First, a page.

CFCA advocates know that there are many more children like Neema, who need a sponsor to make a difference in their lives. Thatís why, from March until the end of May, we are inviting our advocates to participate in a special sponsorship drive called The Power Of One. During this time frame, their challenge is to accept One folder and Find One Sponsor.

Did you know that if each advocate found JUST ONE sponsor, it would be enough to sponsor all the children waiting in Bolivia, Peru and Nicaragua! Thatís incredible. Please keep our advocates in your thoughts and prayers for a successful sponsorship drive.

If you are interested in learning more about the advocacy program, or participating in the Power of One campaign, contact the advocacy team at 800.875.6564, or by e-mail at cfcaoutreach@cfcausa.org.

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Dec 31 2008

Ringing in the New Year in the CFCA community

By the CFCA Prayer Team

As we give thanks for the old year and look with anticipation to the new one, let us walk in solidarity with our sisters and brothers around the world throughout the day. We have listed below the time it will be here in the United States when the New Year arrives at each of our projects. We encourage you to say a quick prayer for each of the projects as your day progresses.

Country Pacific Mountain Central Eastern
Philippines 8:00 a.m. 9:00 a.m. 10:00 a.m. 11:00 a.m.
India and Sri Lanka 10:30 a.m. 11:30 a.m. 12:30 p.m. 1:30 p.m.
Tanzania, Uganda,
Madagascar, Kenya
1:00 p.m. 2:00 p.m. 3:00 p.m. 4:00 p.m.
Nigeria 3:00 p.m. 4:00 p.m. 5:00 p.m. 6:00 p.m.
Liberia 4:00 p.m. 5:00 p.m. 6:00 p.m. 7:00 p.m.
Brazil 6:00 p.m. 7:00 p.m. 8:00 p.m. 9:00 p.m.
Chile 7:00 p.m. 8:00 p.m. 9:00 p.m. 10:00 p.m.
Bolivia, Dominican Republic 8:00 p.m. 9:00 p.m. 10:00 p.m. 11:00 p.m.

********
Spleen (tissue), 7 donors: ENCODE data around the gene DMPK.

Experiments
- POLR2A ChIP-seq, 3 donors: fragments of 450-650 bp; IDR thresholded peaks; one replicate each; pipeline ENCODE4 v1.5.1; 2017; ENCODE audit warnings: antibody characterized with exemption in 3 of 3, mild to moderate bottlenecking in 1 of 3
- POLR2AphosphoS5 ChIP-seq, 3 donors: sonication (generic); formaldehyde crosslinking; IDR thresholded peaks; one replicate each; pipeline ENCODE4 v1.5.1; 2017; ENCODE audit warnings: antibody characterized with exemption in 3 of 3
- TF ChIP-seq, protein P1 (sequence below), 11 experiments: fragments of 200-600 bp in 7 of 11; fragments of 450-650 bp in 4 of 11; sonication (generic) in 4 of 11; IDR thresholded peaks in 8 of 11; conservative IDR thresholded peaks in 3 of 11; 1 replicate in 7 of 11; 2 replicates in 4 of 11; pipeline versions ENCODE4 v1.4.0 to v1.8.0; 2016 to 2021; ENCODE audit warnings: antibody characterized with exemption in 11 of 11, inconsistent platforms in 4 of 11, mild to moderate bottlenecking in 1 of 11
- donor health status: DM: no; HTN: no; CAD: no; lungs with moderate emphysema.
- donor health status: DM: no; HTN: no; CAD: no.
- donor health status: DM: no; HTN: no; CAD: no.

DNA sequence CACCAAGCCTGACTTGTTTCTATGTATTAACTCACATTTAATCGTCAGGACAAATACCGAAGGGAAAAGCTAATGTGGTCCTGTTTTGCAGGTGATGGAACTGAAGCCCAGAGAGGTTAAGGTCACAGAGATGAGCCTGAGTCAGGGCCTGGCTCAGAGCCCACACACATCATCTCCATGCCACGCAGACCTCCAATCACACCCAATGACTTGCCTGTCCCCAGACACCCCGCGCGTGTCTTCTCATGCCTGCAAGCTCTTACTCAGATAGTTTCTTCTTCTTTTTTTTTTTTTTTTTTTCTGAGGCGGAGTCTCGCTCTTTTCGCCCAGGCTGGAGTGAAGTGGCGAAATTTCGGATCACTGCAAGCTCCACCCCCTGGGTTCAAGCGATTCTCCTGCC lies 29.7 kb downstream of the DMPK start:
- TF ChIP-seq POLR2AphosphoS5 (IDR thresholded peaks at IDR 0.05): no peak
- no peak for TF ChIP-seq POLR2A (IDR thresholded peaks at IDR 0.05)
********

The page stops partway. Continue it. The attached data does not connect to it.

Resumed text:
Venezuela 8:30 p.m. 9:30 p.m. 10:30 p.m. 11:30 p.m.
Colombia, Ecuador,
Haiti, Jamaica, Peru
9:00 p.m. 10:00 p.m. 11:00 p.m. 12:00 a.m.
(Jan.1)
Costa Rica, El Salvador,
Guatemala, Honduras,
Mexico, Nicaragua
10:00 p.m. 11:00 p.m. 12:00 a.m.
(Jan.1)
1:00 a.m.
(Jan.1)


Please pray:

Gracious God, I pray for my sisters and brothers in ______. May the New Year bring them hope, joy and peace.

And from all of us at CFCA, we pray the New Year also brings you hope, joy and peace!

Receive CFCA’s weekly Prayer Partners e-mail.

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Sep 30 2008

Budding journalists record benefits distribution in Tanzania

With no prior video experience, two office assistants at CFCAís project in Tanzania have captured a recent benefits distribution day at the project office in Tegeta.

Emma, 19 and formerly sponsored, operated the video camera, while 21-year-old Freddie played host. Minor edits and subtitles have been added to the short clip.

Itís hard to tell from his confident presentation that a few years ago, Freddie was ìpathologically shy,î Project Coordinator Mary Dawn Reavey said. His confidence gradually improved after becoming sponsored several years ago. Besides attending high school, Freddie helps translate letters for the project.

Emma helps with project photos and discovered the cameraís video button by accident. Reavey said he has a gift for training and teaching.

Sponsored members visit the project office monthly to collect nutritional benefits, including maize flour, rice, sugar and supermix ujióa high-protein porridge. Once every quarter, sponsored members receive hygiene benefitsósuch as toothbrushes, toothpaste and bar soapóin addition to the nutritional items. Members also receive help with education, health care and home repairs.

The young men promised to send more video clips of day-to-day life in Tanzania.

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May 21 2008

Visit to Tanzania – entry 3

This is the final entry in a series of three. In March, Rachel Scherzer, who works in Child Services at the CFCA Kansas City office, traveled to Tanzania to visit her sponsored child, Bariki. She spent more than a week living and volunteering at the CFCA Dar es Salaam project.